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  3. I don’t entirely discount Varys’s conversation with Ned Stark in the first book, where Varys says that what he really wants is stability [1]. Robert represented stability while he was alive, which was why Varys was willing to eliminate Dany as a potential threat. Since the Lannisters have sown nothing but chaos and destruction, they need to go, and the Targaryen option is back in play.

    1. This makes Varys the polar opposite of Little finger, whose modus operendi is to create the maximum amount of chaos, assuming that’s he’ll be clever enough to take advantage of it. Which, so far, has worked quite well for him.

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  4. A few semi-random thoughts:

    – I agree that the second interpretation of Varys’ speech is likely correct; he wants Aegon, not just any Targaryen, on the throne (assuming the Blackfyre theory isn’t true). He was praising Aegon’s training for future governance very specifically as the reason he should rule, which seems inconsistent with general loyalty to House Targaryen being his prime motivation.

    – Varys almost certainly didn’t manipulate Joffrey into executing Ned. He already had things arranged for Ned to be exiled to the Wall, which would have likely defused any immediate moves to war between the Starks and the Lannisters. Joffrey screwed up that plan and precipitated war and chaos before Varys and his co-conspirators were ready to take advantage of it, hence the scene between Varys and Illyrio.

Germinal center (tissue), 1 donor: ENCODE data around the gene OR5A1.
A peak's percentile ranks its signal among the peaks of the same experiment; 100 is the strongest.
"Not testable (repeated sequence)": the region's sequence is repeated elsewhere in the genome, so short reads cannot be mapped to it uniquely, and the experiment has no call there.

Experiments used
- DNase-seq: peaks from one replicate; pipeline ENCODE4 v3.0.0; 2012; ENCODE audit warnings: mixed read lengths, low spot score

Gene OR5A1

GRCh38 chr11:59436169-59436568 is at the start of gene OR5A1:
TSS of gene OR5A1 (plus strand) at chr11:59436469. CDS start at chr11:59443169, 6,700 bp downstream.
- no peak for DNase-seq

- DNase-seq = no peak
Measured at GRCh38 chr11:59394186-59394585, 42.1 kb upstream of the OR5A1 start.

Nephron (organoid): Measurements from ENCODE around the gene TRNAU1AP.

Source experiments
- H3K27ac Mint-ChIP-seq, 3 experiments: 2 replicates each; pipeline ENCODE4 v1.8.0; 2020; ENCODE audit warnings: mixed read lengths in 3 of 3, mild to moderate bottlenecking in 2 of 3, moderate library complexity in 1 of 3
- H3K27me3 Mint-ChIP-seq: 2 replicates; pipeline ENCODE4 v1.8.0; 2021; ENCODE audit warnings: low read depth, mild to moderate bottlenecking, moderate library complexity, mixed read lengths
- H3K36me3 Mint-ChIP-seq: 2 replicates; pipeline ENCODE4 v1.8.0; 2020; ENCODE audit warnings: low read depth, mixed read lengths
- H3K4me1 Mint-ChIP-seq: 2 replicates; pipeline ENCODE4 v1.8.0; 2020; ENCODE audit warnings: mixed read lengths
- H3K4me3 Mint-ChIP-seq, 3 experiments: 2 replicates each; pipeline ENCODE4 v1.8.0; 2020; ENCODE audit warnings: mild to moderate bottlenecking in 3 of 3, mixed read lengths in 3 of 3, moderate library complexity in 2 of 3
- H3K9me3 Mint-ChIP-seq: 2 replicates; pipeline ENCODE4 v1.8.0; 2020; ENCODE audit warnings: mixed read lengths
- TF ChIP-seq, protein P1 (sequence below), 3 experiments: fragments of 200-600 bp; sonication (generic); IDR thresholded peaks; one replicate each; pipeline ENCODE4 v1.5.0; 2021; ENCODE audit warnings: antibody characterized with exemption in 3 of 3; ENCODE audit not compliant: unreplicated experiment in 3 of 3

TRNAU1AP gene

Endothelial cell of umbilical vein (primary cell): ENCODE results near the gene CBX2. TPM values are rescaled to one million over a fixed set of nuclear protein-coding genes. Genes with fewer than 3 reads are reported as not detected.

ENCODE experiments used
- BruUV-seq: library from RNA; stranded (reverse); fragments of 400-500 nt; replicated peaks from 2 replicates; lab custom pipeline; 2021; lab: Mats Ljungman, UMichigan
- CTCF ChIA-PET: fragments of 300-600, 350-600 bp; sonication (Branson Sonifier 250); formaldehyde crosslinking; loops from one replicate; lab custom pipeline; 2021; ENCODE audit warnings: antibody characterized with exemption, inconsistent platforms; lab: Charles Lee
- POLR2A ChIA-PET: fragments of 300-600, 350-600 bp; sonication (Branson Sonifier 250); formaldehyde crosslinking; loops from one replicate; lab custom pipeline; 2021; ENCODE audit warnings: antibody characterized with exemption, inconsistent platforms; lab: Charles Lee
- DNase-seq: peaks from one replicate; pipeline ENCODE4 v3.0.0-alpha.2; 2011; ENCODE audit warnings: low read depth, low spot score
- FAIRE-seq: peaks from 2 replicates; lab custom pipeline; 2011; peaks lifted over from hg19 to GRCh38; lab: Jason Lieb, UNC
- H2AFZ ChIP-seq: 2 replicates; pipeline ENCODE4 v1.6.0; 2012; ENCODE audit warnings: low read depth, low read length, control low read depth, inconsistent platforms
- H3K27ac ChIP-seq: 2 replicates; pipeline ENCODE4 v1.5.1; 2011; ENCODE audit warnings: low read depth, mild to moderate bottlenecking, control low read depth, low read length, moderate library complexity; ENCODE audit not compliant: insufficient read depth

– Varys almost certainly does have plans involving Littlefinger. Baelish was clearly a co-conspirator in book 1, and comments in Dance about nobody knowing what’s going on with the Vale or who they’re aligned with seem to foreshadow him playing a bigger part as the bigger war gets going in Westeros.

    – I have no freaking clue why he released Tyrion. I’ve seen no hints that Tyrion is part of Varys’ conspiracy, so it seems like a bad strategic move for him to release him without knowing what sort of unplanned chaos would result.

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      • Except he was already secure — he was in prison and likely to be either killed or exiled to the Wall himself for killing Joffrey. So, why release him without co-opting him into the conspiracy?

        Obviously Varys was hoping for something by sending him East to Illyrio and Aegon, but it’s not clear what. Maybe he just wanted Aegon to have an adviser who was up to date on Westeros politics and highly motivated to see the Lannister regime deposed, but it seems like a huge gamble to take with someone as smart and unpredictable as Tyrion.

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    • Tyrion’s easy enough to read and predict what he’d do. Nonetheless, if you WANTED Tyrion to go kill his sister, you’d give him the power to do so. If you wanted Tyrion sidetracked, you’d just kill him. Methinks Tyrion is being well-woven into an ongoing gambit, perhaps drafted as a Lancer, for Dany or Aegon.